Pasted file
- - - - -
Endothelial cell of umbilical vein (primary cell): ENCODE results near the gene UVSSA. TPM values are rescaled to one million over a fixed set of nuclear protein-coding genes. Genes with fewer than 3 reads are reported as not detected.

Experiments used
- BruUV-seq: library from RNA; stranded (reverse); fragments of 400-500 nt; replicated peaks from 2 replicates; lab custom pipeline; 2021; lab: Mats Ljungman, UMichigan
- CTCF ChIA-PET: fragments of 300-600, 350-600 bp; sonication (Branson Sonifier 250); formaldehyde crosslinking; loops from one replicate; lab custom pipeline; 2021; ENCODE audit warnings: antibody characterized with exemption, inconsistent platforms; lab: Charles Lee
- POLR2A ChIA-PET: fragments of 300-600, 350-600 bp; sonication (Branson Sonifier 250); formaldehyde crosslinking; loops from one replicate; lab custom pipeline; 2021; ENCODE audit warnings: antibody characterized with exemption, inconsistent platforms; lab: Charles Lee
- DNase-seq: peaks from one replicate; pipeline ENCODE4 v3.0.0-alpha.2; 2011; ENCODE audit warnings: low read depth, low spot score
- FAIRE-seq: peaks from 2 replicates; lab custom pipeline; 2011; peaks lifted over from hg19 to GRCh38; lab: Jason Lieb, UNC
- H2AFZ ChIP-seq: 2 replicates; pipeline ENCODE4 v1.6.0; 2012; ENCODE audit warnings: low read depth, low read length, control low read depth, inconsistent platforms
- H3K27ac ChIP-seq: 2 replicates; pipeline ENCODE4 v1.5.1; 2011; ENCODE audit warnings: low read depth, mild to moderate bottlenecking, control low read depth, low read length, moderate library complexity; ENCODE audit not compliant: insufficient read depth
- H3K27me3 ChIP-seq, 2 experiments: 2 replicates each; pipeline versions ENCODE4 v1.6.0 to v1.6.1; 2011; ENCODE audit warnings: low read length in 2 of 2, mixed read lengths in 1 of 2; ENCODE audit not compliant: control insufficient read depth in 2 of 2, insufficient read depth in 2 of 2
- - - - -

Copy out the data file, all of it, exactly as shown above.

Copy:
Endothelial cell of umbilical vein (primary cell): ENCODE results near the gene UVSSA. TPM values are rescaled to one million over a fixed set of nuclear protein-coding genes. Genes with fewer than 3 reads are reported as not detected.

Experiments used
- BruUV-seq: library from RNA; stranded (reverse); fragments of 400-500 nt; replicated peaks from 2 replicates; lab custom pipeline; 2021; lab: Mats Ljungman, UMichigan
- CTCF ChIA-PET: fragments of 300-600, 350-600 bp; sonication (Branson Sonifier 250); formaldehyde crosslinking; loops from one replicate; lab custom pipeline; 2021; ENCODE audit warnings: antibody characterized with exemption, inconsistent platforms; lab: Charles Lee
- POLR2A ChIA-PET: fragments of 300-600, 350-600 bp; sonication (Branson Sonifier 250); formaldehyde crosslinking; loops from one replicate; lab custom pipeline; 2021; ENCODE audit warnings: antibody characterized with exemption, inconsistent platforms; lab: Charles Lee
- DNase-seq: peaks from one replicate; pipeline ENCODE4 v3.0.0-alpha.2; 2011; ENCODE audit warnings: low read depth, low spot score
- FAIRE-seq: peaks from 2 replicates; lab custom pipeline; 2011; peaks lifted over from hg19 to GRCh38; lab: Jason Lieb, UNC
- H2AFZ ChIP-seq: 2 replicates; pipeline ENCODE4 v1.6.0; 2012; ENCODE audit warnings: low read depth, low read length, control low read depth, inconsistent platforms
- H3K27ac ChIP-seq: 2 replicates; pipeline ENCODE4 v1.5.1; 2011; ENCODE audit warnings: low read depth, mild to moderate bottlenecking, control low read depth, low read length, moderate library complexity; ENCODE audit not compliant: insufficient read depth
- H3K27me3 ChIP-seq, 2 experiments: 2 replicates each; pipeline versions ENCODE4 v1.6.0 to v1.6.1; 2011; ENCODE audit warnings: low read length in 2 of 2, mixed read lengths in 1 of 2; ENCODE audit not compliant: control insufficient read depth in 2 of 2, insufficient read depth in 2 of 2